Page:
A Tradition of Kindness

This morning we celebrated our annual Kindness Day. Over the past two weeks, the children have created necklaces for someone else in their grade level, not knowing who was making a necklace for them.  I remember these times of random partner selection as a kid myself. I remember how badly I wanted for my partner to be my best friend, and how I would wish and pray that it wasn’t that kid who sat behind me and wiped his boogers on the back of my chair.

I was not as kind then as the kids of SWS are today.  As they came into the studio last week, I whispered their secret partner into their ears.  One by one, as they walked past and we shared a sweet, whispering moment together, I was amazed.  No matter who the secret partner was, each name was met with equanimity and kindness.

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I like to think that this is because they have all been there– they have seen Kindness Day year after year, and know that every child wants to feel liked by their partner, that “ughs” and “yucks” are simply not tolerated in our community, that offering love to someone who might be the hardest to love feels good.  These are some guesses; I’m curious to ask them about this next week.

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To make their necklaces, the children needed to think about their partner.  First graders made necklaces based the colors they know their partner likes.  In 2nd through 5th grade, we talked about the symbolic meaning of colors, and how they could send “friendly wishes” to their partner by choosing colors that communicate something to their partner that might help them or make their life more beautiful.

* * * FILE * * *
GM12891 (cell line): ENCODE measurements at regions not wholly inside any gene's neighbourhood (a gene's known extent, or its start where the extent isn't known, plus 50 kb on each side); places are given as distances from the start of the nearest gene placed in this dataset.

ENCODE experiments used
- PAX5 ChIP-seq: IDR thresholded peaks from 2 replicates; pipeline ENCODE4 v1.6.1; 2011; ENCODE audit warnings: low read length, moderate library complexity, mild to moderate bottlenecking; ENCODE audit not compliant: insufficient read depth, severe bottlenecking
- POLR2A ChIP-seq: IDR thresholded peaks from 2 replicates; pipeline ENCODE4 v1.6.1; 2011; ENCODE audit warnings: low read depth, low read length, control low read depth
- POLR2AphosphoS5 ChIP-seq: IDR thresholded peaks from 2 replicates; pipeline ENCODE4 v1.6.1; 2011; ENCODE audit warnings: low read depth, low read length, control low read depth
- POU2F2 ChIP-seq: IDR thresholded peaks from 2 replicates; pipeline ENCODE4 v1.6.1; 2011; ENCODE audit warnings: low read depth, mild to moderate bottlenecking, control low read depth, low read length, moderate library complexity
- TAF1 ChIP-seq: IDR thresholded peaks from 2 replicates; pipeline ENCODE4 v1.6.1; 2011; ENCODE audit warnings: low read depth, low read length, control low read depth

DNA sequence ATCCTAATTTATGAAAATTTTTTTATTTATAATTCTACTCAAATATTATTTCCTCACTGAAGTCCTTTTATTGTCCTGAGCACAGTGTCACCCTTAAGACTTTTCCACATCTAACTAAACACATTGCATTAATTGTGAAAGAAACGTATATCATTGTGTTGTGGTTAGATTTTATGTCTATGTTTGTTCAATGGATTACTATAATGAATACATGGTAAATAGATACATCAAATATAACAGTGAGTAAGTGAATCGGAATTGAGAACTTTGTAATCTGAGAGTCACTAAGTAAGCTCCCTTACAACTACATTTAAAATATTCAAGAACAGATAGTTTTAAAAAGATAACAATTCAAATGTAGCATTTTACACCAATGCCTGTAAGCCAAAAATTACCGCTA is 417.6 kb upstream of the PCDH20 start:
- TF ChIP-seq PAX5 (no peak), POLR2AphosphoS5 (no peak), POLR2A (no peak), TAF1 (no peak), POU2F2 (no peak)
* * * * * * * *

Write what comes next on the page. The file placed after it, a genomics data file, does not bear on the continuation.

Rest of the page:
Then this morning, we all gathered together as a whole school, singing and walking under the arch the teachers made.  I loved watching the contrast of our 4th and 5th graders, who knew what to expect, who looked forward to walking through the arch for what may be their last time, and our three year olds, not sure what the singing and smiling was about.

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Kindness takes practice.  While we celebrate kindness throughout the year, I am so glad that we learn in a school where we set aside time to practice giving and receiving, creating with another’s interests in mind, and do it year after year.  I am excited to live in the world these kids will create.

 

 

 

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One thought on “A Tradition of Kindness

  1. Thanks for sharing this, Erika! Kindness Day is always a bit mysterious to parents, especially when younger kids are not interested in sharing when overly eager parents ask “who made your necklace? how was the community meeting?” This and the rest of the blog offers a window into something that’s at the heart of SWS, i.e., making a safe, loving, learning, creative, and most of all, kind place with the children, and sowing the seeds for them to carry those values into the world.

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